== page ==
At the same time, the socio-economic dimension appears in making such a shift because, in many cases, only those who are better off can afford the new technology—or, they’re homeowners to begin with. So, there needs to be pressure on policymakers to create conditions that support lower-income people in being able to afford solar or alternative sources of energy. If this doesn’t happen, as wealthier people move off the grid, utility companies, now with fewer customers, will raise prices for the remaining, lower-income users.
To get back to your question, we can roll-out as many new technologies as we want, but upwards of half the population won’t have immediate access to them.
REC: What are some of the different ways that individual cities can implement long-term strategies that will lead to greater energy efficiency, enhanced mobility et cetera?
ML: Every city, for example, is going to be differently affected by climate change, depending on its geographical location and other factors—so each city has to develop a plan to deal with a unique long-term forecast. The already built environment also plays a role for each city, as well as which services are already deployed or used.
To go back to the social level, you need to make sure that local needs are communicated to both municipal and national decision makers, because funding is going to be necessary at some point to make the changes that people want to see happen.
REC: What are some of the most exciting and inspirational developments you’ve come across in your work related to energy?
ML: I’m quite excited about storage technologies, such as lithium-ion batteries or chemical batteries. Some are rather small—for powering cars, for example—and others operate on quite a huge scale. Another storage approach is to push compressed air into the ground near wind farms, which is used to turn the turbines. This is an example of being able to store excess output rather than losing it or giving it away for free. The reason I’m excited about this kind of technology is that we can now look to using renewables when the wind’s not blowing, or when the sun’s not shining. It’s a way to capture the excess energy from renewables during peak periods to use later. Economically speaking, storage becomes incentivized because money can be made by reintroducing the stored energy back into the grid. And in terms of power sharing between different communities, you can build storage facilities instead of stringing up a new network of power lines—which is both more resilient and less dangerous to wildlife.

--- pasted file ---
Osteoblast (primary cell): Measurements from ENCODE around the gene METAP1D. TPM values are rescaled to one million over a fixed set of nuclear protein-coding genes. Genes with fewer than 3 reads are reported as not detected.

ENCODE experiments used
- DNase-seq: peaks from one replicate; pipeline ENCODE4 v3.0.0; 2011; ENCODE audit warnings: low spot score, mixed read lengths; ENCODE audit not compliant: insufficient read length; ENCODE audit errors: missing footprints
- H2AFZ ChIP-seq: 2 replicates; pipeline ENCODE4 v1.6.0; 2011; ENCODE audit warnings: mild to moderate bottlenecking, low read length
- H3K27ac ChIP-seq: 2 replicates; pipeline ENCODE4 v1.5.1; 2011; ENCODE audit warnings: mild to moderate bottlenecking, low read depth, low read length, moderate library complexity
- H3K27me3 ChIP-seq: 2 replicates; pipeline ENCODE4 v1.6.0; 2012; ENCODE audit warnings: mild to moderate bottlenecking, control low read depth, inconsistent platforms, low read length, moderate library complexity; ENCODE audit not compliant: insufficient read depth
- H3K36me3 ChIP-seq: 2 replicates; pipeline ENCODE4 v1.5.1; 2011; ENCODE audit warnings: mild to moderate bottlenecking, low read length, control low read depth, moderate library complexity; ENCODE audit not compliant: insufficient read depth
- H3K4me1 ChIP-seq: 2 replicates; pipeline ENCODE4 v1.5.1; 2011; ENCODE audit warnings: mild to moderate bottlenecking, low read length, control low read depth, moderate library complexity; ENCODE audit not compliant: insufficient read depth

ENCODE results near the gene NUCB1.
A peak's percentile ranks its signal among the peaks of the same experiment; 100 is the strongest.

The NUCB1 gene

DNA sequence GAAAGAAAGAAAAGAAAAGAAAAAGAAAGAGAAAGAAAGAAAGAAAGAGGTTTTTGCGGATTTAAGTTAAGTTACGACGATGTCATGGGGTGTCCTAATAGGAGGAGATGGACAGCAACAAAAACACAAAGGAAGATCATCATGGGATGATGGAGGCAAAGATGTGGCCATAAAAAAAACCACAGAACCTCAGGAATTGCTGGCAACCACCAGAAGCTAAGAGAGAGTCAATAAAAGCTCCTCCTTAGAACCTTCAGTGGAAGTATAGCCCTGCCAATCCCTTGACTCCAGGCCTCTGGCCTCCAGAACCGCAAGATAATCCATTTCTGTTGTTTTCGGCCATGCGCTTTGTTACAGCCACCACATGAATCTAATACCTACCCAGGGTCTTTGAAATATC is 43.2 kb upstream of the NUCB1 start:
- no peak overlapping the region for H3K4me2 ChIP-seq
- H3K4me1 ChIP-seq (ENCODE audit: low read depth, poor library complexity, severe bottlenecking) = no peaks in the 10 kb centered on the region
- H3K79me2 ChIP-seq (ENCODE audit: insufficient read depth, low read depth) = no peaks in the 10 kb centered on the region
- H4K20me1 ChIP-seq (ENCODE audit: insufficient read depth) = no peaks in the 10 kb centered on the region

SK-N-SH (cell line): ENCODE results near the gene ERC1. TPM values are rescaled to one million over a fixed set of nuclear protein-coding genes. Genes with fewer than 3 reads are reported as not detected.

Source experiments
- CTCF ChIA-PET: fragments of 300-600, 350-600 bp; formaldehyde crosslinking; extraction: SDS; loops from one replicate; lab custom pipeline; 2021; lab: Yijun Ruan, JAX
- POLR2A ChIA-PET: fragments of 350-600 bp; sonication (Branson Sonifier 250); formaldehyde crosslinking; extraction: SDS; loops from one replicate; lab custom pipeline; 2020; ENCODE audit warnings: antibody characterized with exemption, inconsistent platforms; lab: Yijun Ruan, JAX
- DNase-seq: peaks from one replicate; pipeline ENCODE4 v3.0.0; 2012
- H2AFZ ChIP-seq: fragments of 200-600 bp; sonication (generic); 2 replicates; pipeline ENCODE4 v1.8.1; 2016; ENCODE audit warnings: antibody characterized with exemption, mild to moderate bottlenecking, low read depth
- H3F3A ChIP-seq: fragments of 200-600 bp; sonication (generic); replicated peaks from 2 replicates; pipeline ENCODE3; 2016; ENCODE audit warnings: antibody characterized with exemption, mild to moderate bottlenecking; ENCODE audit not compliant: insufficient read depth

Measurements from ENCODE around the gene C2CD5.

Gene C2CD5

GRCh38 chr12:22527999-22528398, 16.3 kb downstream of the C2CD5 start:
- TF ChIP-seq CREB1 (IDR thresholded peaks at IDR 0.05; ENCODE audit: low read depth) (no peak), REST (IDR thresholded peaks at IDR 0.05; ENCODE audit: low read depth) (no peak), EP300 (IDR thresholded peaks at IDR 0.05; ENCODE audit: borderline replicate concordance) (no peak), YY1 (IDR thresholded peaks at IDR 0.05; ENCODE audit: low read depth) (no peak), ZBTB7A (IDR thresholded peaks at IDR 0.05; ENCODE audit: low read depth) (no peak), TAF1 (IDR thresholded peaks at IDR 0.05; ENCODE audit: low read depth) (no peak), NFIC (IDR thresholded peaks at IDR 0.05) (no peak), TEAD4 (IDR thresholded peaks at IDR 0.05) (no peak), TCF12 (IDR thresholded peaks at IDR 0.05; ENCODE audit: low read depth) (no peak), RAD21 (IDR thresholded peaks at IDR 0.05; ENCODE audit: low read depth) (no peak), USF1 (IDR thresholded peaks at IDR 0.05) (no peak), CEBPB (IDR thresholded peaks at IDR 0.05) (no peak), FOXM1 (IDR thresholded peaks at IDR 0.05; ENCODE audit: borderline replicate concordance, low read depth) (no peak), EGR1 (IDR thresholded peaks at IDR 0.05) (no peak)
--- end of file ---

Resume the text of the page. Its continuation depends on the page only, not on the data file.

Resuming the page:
Another technology I’m looking at is the use of liquefied natural gas, or LNG, for smaller communities or islands that might normally import diesel, for example. LNG can be transported by tanker truck or into an on-shore storage tank. It can be de-gasified pretty cheaply, and it’s a lot cleaner in terms of emissions.
REC: What would you like to see happen in Budapest in terms of improving sustainability, mobility and public participation?
ML: First, more trees! A lot more trees and greenery, for sure. I would also love to see a bicycle lane along the main ring road. A lowering of car speeds would be great, as well. Budapest could slow down and relax a bit more. But, to be honest, the city has really changed a lot from the ground up over the years. Sure, there have been some really big projects involving EU money—the new metro, for example—but small groups, and even cafés and bars have helped to change the scene dramatically, simply by engaging with people. One of the greatest things about living in Budapest is how easy it is go find places to just hang out and meet people.